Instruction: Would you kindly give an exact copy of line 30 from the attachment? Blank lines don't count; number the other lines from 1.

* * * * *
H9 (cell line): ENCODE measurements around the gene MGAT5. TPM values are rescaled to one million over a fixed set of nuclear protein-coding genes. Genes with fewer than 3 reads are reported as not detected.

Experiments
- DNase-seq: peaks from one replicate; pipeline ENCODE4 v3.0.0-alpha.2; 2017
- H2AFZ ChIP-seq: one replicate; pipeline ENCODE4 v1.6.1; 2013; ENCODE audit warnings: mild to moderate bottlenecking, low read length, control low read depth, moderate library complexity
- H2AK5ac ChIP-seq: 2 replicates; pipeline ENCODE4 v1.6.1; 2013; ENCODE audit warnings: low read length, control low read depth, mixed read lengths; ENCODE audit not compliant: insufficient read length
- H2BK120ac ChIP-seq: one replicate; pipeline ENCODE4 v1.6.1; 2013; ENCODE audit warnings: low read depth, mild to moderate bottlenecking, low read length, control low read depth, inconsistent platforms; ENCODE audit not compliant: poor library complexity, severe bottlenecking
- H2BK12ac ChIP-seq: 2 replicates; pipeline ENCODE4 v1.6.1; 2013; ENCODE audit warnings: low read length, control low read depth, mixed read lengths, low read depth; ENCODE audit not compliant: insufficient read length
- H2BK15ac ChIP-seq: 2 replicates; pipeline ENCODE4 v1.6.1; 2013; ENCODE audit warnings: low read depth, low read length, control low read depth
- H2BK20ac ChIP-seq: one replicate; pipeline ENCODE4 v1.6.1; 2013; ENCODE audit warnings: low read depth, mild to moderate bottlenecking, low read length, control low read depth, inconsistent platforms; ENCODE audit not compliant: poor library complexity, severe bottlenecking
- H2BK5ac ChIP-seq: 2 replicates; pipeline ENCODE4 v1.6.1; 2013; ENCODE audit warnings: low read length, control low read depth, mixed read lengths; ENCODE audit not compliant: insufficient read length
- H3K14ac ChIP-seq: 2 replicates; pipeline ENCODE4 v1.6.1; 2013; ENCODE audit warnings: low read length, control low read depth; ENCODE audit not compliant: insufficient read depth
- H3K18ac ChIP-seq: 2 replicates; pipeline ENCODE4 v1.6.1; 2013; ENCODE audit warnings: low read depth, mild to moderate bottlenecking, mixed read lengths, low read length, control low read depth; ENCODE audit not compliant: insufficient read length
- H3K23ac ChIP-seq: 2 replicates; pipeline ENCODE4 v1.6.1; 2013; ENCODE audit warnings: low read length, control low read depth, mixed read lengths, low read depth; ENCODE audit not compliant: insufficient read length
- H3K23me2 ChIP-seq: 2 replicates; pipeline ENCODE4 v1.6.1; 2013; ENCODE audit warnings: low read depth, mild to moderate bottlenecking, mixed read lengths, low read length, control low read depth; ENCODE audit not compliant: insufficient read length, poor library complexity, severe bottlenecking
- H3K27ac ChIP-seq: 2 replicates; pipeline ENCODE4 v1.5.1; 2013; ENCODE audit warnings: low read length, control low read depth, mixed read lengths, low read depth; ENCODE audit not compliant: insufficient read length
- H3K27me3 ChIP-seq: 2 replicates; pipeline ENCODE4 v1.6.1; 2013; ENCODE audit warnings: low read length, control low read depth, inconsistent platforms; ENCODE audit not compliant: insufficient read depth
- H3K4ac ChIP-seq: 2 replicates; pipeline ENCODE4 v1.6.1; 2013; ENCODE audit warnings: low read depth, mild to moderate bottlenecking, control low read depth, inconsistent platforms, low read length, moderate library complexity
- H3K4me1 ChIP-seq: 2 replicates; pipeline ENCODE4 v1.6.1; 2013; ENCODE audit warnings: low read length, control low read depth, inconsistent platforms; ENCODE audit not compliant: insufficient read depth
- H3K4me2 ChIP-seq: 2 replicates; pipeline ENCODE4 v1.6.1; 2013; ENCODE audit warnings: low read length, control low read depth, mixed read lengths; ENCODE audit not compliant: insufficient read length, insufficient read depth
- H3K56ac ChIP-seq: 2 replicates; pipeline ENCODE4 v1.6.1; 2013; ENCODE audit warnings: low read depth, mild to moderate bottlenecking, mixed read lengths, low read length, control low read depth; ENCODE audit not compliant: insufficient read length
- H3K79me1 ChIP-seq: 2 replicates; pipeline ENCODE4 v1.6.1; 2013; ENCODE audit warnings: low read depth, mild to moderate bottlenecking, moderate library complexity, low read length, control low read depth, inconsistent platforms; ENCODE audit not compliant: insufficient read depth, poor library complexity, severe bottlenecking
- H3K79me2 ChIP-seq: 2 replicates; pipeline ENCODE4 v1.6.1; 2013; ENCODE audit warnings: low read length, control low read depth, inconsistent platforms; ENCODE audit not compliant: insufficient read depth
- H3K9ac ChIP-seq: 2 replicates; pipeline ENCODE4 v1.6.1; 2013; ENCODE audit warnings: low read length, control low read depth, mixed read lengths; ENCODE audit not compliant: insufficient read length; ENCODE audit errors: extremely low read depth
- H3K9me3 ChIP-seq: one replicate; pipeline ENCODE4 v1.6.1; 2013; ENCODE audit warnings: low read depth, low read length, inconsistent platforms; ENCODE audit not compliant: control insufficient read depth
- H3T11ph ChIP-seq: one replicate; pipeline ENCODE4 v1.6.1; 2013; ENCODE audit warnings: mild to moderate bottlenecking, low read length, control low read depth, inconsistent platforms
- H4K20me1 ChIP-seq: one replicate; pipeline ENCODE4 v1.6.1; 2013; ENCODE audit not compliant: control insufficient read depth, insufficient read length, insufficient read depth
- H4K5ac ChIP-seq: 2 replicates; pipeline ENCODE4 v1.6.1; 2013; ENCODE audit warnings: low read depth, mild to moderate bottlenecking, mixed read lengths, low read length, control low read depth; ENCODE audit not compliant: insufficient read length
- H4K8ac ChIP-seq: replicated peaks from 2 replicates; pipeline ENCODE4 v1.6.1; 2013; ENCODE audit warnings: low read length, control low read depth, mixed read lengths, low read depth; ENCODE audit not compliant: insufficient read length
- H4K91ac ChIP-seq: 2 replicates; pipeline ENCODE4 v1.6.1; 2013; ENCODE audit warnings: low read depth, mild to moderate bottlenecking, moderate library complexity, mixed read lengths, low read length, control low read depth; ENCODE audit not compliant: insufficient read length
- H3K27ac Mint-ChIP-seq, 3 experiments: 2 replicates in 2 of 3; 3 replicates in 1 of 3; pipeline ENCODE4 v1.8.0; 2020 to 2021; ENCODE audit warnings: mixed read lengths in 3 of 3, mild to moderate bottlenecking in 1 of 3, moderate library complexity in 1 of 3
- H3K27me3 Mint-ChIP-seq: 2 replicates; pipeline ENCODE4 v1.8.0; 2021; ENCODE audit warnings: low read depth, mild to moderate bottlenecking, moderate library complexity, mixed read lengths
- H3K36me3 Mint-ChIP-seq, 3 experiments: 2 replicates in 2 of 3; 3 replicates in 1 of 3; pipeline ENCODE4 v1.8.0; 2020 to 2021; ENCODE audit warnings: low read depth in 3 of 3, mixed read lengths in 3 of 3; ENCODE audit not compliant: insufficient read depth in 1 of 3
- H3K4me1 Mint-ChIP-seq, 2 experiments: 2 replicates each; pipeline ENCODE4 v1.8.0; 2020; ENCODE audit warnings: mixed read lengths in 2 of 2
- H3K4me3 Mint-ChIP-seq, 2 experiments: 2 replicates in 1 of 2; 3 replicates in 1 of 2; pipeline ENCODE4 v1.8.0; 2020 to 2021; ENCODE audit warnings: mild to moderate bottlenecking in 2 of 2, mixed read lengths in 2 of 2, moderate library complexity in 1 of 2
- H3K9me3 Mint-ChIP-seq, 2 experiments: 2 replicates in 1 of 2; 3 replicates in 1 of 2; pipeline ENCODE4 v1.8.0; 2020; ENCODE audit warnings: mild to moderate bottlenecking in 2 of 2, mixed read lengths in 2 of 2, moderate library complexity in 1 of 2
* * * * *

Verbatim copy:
- H3K27ac Mint-ChIP-seq, 3 experiments: 2 replicates in 2 of 3; 3 replicates in 1 of 3; pipeline ENCODE4 v1.8.0; 2020 to 2021; ENCODE audit warnings: mixed read lengths in 3 of 3, mild to moderate bottlenecking in 1 of 3, moderate library complexity in 1 of 3